Consumer complaints to energy ombudsman up 71% in 2013
The energy ombudsman has revealed a striking increase of consumers complaining about their energy supplier in 2013 – a 71% rise compared to the previous year.
The last few months of 2013 saw a consistent increase of people dissatisfied with their energy provider, especially in relation to failed payments and confusion over complex tariffs.
Ombudsman Services, which sorts out consumer problems relating to energy and other areas, said that it received 3,600 complaints in October and November, compared to 1,598 in the same period last year.
It also said that the figure would have been much higher if more people knew about the service, and that new rules introduced by energy regulator Ofgem will make customers’ lives easier.
Chief energy ombudsman Lewis Shand Smith said, “Our complaints figures tell us just how tough things are for consumers.
“We are now receiving more than 300 complaints a week, and often these come from people who have been confused by the tariffs on offer. Ofgem’s new rules make life simpler and fairer for consumers, which can only be a good thing.”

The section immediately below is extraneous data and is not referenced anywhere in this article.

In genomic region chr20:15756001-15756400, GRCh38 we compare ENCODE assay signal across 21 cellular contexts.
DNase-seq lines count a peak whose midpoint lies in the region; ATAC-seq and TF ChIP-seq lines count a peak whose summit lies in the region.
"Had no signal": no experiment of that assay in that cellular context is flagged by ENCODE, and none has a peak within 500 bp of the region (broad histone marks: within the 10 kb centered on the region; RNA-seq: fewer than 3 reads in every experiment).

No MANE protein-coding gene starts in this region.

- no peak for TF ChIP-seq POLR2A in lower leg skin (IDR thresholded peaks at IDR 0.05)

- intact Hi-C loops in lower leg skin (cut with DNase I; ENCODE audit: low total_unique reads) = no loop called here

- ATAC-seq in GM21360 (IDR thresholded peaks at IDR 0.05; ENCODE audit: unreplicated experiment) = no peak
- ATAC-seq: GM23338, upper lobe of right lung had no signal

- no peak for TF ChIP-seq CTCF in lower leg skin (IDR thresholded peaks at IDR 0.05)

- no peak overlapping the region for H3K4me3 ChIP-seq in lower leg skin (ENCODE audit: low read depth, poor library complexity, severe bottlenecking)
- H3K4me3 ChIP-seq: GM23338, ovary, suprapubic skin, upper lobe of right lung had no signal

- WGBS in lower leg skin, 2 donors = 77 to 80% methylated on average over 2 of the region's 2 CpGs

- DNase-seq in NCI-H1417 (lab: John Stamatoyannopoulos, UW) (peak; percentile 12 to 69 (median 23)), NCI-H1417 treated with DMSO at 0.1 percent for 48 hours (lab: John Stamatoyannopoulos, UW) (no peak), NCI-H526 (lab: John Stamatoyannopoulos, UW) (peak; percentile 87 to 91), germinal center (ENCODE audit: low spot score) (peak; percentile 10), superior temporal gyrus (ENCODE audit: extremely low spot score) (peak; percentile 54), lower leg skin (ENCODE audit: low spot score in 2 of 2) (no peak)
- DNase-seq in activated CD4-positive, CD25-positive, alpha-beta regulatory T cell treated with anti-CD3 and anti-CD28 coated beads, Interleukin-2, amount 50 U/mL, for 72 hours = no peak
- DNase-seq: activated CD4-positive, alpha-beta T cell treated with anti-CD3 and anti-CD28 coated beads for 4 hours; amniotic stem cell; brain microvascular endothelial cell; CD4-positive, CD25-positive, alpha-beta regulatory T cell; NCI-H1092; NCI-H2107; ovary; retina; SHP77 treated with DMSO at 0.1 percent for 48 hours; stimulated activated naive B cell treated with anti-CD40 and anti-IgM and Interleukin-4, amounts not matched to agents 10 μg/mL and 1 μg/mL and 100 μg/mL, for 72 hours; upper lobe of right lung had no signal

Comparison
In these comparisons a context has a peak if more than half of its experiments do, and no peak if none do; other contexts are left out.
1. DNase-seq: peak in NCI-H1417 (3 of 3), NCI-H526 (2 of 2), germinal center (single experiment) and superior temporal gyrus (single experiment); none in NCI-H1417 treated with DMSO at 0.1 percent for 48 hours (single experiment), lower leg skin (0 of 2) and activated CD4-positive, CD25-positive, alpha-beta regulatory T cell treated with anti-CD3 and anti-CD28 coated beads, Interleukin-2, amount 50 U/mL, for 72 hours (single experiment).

In August, Ofgem announced a ‘revolution’ in the energy market, aimed at making things simpler for consumers, who were often misled and pay more than what they initially expected.
Ofgem’s reform limited the number of offers that companies can make to customers and made them lay out the fairest and cheapest energy deal available in a “jargon-free” way.
Energy suppliers were given time until the end of 2013 to implement the new rules. However, consumer groups are worried that they might not be enough to ensure clarity over energy tariffs.
Richard Lloyd, executive director of consumer group Which?, said, “They just do not go far enough to boost competition and help consumers find the cheapest deals.”
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